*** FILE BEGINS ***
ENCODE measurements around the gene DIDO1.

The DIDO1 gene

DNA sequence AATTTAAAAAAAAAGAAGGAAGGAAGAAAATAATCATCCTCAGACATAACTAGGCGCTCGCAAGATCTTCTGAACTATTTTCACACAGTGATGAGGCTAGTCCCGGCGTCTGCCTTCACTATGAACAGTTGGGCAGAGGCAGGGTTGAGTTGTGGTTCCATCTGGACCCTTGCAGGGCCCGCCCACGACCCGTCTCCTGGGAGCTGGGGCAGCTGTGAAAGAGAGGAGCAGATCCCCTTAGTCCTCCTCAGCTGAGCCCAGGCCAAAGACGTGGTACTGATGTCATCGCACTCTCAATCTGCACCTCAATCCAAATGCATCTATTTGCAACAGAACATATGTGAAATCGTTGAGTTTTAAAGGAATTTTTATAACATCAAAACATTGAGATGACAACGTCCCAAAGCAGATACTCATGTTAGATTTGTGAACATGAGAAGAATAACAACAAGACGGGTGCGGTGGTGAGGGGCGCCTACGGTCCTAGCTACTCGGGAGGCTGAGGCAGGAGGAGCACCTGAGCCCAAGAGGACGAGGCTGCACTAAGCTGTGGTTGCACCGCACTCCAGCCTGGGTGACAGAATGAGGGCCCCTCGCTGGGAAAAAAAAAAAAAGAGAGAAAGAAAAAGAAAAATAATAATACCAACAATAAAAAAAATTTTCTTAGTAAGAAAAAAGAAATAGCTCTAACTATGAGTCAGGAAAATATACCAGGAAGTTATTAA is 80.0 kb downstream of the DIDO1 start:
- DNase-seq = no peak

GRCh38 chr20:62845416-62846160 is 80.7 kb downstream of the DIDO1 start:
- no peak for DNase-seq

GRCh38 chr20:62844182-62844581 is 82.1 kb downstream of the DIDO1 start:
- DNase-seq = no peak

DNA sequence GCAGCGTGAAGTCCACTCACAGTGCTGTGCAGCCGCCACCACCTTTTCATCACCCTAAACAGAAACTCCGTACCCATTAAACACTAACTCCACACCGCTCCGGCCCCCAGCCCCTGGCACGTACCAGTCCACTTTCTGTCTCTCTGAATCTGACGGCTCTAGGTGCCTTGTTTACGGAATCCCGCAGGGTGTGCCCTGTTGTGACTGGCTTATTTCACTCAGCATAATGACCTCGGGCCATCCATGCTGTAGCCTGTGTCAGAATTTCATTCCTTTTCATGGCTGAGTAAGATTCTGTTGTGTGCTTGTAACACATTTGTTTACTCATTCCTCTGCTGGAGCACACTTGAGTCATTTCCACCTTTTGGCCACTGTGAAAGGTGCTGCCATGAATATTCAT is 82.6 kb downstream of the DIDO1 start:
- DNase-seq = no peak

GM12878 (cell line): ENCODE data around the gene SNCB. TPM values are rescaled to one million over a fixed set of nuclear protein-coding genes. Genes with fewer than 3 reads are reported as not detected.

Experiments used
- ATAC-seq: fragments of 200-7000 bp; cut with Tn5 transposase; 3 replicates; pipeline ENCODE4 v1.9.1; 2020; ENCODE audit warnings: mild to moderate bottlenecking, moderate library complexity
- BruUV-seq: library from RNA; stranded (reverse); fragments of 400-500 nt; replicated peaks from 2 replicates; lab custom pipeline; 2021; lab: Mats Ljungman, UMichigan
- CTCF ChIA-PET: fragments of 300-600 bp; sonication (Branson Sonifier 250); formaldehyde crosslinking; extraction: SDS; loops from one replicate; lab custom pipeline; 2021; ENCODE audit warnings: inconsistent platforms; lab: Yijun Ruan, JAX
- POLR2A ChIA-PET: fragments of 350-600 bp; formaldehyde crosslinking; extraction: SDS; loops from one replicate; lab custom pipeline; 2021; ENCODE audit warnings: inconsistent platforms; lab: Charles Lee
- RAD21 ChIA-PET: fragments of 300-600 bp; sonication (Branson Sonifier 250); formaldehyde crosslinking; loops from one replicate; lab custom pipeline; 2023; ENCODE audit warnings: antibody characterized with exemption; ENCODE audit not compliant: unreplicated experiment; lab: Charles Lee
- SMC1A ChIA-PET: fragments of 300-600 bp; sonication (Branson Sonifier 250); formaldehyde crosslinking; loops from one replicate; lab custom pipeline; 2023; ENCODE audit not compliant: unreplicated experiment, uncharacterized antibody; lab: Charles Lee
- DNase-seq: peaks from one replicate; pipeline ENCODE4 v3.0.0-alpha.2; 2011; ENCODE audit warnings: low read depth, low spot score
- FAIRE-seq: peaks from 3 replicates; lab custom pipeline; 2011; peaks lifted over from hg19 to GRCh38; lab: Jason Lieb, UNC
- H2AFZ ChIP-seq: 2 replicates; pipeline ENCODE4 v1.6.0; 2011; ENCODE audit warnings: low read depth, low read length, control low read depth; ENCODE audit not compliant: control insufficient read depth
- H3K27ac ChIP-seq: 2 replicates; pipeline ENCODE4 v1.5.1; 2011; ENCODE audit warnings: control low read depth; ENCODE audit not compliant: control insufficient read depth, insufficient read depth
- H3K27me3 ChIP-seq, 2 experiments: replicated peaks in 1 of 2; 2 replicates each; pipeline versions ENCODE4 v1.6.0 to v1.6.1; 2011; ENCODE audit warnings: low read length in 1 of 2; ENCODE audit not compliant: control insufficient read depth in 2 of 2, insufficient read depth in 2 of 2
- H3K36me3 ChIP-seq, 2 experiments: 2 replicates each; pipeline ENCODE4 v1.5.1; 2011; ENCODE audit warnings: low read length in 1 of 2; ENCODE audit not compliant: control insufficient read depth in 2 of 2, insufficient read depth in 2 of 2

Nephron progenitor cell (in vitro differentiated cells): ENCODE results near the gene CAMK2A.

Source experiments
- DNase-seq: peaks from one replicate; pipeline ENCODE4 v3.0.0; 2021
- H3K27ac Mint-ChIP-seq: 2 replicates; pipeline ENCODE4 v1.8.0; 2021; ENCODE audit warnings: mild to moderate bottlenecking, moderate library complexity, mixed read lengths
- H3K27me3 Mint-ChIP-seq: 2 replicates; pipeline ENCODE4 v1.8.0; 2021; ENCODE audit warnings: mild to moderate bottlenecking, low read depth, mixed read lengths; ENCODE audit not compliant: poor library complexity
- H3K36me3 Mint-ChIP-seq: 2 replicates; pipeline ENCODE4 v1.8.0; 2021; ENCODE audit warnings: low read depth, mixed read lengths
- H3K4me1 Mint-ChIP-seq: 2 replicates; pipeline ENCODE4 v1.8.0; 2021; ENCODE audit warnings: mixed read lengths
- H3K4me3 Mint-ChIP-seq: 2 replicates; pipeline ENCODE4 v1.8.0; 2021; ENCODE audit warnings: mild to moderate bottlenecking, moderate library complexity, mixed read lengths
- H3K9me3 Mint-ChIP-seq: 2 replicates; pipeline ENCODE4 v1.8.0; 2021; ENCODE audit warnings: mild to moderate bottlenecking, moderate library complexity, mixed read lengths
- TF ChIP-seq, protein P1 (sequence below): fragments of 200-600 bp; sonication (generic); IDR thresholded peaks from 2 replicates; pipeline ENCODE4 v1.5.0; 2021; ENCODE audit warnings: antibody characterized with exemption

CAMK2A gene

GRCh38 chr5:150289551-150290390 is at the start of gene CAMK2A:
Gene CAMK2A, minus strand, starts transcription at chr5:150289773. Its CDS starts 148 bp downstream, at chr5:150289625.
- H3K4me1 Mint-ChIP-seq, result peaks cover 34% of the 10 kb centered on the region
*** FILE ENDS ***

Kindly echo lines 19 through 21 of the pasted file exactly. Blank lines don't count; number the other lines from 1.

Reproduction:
- DNase-seq: peaks from one replicate; pipeline ENCODE4 v3.0.0-alpha.2; 2011; ENCODE audit warnings: low read depth, low spot score
- FAIRE-seq: peaks from 3 replicates; lab custom pipeline; 2011; peaks lifted over from hg19 to GRCh38; lab: Jason Lieb, UNC
- H2AFZ ChIP-seq: 2 replicates; pipeline ENCODE4 v1.6.0; 2011; ENCODE audit warnings: low read depth, low read length, control low read depth; ENCODE audit not compliant: control insufficient read depth